[25] Ellis, Prophecy and Hermeneutic in Early Christianity, 168-169.
[26] Reformed exegetes are aware that the allegorical meaning is neither argumentative nor conclusive, i.e. sensus allegoricus non est argumentativus.

Sunday, April 03, 2016

Ecclesiology or the Doctrine of the Church in the Westminster Standards

The Visible Church

According to the Westminster Confession of Faith, Chapter XXV Paragraph 2, “The visible Church, which is also catholic or universal under the Gospel (not confined to one nation, as before under the law), consists of all those throughout the world that profess the true religion; and of their children: and is the kingdom of the Lord Jesus Christ, the house and family of God, out of which there is no ordinary possibility of salvation.”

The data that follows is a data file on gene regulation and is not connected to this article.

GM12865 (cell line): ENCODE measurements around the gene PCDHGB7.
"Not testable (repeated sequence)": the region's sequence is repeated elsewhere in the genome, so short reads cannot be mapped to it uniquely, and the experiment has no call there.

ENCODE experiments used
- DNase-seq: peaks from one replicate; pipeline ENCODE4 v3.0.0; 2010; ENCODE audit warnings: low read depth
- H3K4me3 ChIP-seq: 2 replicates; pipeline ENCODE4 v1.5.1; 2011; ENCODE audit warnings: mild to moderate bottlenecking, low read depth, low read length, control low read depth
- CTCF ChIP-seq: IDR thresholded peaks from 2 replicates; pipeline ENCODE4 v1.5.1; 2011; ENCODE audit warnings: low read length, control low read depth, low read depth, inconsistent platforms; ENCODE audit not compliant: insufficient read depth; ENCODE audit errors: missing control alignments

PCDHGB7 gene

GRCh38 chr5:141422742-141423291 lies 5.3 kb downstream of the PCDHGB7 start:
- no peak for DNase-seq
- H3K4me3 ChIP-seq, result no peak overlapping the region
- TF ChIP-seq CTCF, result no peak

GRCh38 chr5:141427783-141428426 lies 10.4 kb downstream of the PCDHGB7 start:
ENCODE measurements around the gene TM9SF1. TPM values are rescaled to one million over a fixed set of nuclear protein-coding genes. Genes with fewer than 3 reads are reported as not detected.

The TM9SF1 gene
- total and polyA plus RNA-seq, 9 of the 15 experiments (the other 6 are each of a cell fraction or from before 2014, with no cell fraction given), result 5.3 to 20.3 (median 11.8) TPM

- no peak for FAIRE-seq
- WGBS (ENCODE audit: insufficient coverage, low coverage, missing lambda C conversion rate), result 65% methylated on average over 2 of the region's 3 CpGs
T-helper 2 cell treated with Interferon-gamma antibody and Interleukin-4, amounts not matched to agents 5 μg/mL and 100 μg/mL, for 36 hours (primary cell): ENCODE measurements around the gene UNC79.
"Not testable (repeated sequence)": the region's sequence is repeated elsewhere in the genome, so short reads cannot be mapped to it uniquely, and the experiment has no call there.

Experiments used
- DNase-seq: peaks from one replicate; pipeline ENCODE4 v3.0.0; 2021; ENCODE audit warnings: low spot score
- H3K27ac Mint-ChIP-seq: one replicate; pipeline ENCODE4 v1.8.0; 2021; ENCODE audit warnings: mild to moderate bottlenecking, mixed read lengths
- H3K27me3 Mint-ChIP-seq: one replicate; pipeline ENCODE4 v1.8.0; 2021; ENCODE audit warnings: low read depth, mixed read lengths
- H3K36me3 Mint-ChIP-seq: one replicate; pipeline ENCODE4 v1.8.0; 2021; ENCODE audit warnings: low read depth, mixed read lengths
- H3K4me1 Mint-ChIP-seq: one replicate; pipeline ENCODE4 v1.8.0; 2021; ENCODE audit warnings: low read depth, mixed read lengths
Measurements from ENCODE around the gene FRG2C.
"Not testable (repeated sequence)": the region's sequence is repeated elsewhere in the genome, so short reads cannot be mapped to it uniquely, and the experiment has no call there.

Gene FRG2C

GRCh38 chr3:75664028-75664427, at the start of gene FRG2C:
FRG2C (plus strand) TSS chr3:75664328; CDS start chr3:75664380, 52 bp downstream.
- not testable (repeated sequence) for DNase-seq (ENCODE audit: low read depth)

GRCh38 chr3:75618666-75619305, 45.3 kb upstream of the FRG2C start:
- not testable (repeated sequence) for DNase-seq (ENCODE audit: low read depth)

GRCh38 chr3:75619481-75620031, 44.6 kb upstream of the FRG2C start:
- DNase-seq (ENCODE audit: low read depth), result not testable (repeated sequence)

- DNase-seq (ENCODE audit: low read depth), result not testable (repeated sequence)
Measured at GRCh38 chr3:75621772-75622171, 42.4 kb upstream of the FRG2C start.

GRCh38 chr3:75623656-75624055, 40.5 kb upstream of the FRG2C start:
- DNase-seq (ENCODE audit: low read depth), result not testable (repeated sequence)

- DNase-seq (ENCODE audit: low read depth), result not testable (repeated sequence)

The Westminster Larger Catechism is even more concise:

Question 62: What is the visible church?

Answer: The visible church is a society made up of all such as in all ages and places of the world do profess the true religion, and of their children.

The visible church is so called because we can actually see how many members there are in a particular church. But we cannot know how many of these members are born again, or genuinely saved. “There is only one [visible church]. But it includes many branches (often called denominations) and is made up of a very large number of particular congregations.”[1] Therefore, according to the Westminster Standards, the visible church includes the various Christian denominations in the world, and consists of an immense number of local congregations. Nevertheless, there is only one visible Church.